i buy part of that. i do. in some respects, i've become the 'get-off-the-lawn' guy... but only ever to myself (i hope), and i think that's the way it should be. i think you should be your harshest critic... and also your most fervent supporter. i wouldn't pay any mind to some snot-nosed kid betting me i can't hit 'trick x' on my no jive... but do i pay mind when I say it? you bet. likewise, i don't go around criticizing people for the way they play, because i expect them to do that for themselves.

i don't believe that yo-yoing is dying some overbloated, decadent death, drowning in the warm milky bliss that bearings offer. i don't think we've been seduced by the 'dark side' that some of us assumed the technology would come to represent. i'm not sure how anyone could watch john ando or guy wright and claim that we're headed in the wrong direction. yo-yoing is ever on the move, and it really always has been. it hit us 'old folks' hard when bearings became ubiquitous, because it was a technological lightning bolt that revealed all of our assumptions (and many of our treasured skills) to be outmoded in its instantaneous flash. the field of play was warped, and suddenly creativity was rewarded ahead of effort and persistence. collectively, we're still working out how to cope with that upheaval.

you can look at essentially every technological development in our history. the printing press, the automobile... the sham-wow. if you want to experience the joy of a quill tracing across paper, then a movable-type printing press is not cheating... it's ineffective; superfluous. if you want to hike the appalachian trail, you will not feel 'slow' for not being in a car. if you crave the tone of a martin acoustic, a stratocaster just will not do. the only dissonance enters when you don't fully understand what you intend or mean.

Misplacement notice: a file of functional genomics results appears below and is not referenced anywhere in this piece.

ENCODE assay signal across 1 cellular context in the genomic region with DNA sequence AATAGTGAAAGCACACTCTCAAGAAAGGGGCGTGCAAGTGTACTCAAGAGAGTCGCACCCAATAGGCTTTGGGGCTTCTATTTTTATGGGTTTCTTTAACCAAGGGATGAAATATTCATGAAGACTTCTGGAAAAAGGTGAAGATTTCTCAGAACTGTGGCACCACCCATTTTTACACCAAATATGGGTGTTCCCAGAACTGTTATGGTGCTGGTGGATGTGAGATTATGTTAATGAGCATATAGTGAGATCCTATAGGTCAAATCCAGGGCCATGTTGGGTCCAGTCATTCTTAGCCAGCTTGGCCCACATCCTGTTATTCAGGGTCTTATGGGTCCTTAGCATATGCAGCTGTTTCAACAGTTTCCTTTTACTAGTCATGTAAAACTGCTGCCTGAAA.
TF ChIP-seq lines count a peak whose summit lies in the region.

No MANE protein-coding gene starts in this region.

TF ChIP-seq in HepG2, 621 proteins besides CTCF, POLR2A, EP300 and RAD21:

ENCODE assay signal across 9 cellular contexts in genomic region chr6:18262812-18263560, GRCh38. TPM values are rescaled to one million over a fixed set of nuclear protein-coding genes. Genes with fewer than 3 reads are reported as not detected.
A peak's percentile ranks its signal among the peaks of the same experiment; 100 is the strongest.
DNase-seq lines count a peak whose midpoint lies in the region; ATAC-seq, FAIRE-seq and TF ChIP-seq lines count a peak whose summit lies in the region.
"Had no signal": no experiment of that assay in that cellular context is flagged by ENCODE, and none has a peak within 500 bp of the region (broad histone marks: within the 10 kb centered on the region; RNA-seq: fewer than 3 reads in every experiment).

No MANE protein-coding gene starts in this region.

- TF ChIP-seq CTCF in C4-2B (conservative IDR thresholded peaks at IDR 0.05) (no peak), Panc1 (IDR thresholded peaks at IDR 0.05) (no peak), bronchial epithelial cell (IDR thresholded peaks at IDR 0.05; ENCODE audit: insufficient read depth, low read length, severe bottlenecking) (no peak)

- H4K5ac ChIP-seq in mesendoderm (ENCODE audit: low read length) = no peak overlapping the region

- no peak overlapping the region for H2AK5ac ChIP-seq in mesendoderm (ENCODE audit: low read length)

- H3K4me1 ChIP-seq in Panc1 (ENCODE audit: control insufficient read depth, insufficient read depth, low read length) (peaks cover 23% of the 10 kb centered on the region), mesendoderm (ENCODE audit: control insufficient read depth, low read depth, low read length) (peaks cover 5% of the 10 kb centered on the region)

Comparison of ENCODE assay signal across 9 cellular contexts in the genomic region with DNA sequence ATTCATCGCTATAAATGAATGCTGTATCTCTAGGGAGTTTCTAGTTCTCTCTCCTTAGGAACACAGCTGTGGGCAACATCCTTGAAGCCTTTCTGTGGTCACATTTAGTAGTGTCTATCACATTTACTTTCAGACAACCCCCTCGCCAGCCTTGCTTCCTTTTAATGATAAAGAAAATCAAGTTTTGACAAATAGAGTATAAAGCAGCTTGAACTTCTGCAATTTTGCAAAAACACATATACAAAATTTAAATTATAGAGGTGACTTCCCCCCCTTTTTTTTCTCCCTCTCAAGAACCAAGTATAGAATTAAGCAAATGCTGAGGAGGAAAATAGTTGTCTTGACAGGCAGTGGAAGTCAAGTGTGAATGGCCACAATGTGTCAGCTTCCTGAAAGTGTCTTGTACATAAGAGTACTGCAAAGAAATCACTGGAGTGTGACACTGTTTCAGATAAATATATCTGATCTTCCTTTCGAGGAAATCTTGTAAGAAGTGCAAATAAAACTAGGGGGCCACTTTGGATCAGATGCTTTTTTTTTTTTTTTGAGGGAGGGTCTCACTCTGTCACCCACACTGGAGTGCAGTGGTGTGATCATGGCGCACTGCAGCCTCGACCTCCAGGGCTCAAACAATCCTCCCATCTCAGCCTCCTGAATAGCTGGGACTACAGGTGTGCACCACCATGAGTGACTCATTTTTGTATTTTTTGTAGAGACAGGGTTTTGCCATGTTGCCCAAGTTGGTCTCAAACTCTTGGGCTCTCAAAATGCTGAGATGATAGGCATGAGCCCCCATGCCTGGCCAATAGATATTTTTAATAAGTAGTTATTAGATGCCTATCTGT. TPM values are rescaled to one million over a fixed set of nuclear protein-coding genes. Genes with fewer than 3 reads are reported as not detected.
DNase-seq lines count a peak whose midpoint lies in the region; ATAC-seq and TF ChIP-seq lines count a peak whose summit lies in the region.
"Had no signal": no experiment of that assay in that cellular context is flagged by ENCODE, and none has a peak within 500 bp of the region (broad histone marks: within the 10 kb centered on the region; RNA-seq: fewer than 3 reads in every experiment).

i play wood axle yo-yo's an awful lot, and sometimes people ask me why i'm on spyy. i should think it's obvious. dynamic as it is, every attempt to grasp yo-yoing and pin it down is doomed to fail. because it is linked to our creative human spirit, there will always be a new direction in which to go; a new technology to employ and explore. sometimes, i want to experience cotton and wood sliding against each other (a sensation the like of which i have found no where else). sometimes, i want the yo-yo and string to 'get out of the way', allowing me to explore obscure and complex ideas. each perspective informs the other. neither is wrong. neither is destructive. neither is cheating.

i've said it before - yoyoing is an art. and try though you might, you really can't cheat at art, for which the subversion of our most cleverly-devised rules is an inherent proclivity. you might succeed in conning yourself occasionally, but that is pathetic rather than shameful or devious. by all means though, break those rules which you perceive. TRY to cheat... you might just inspire the next great mutation.


Justin Chatham said...

You know, that robot looks awfully familiar...

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Anonymous said...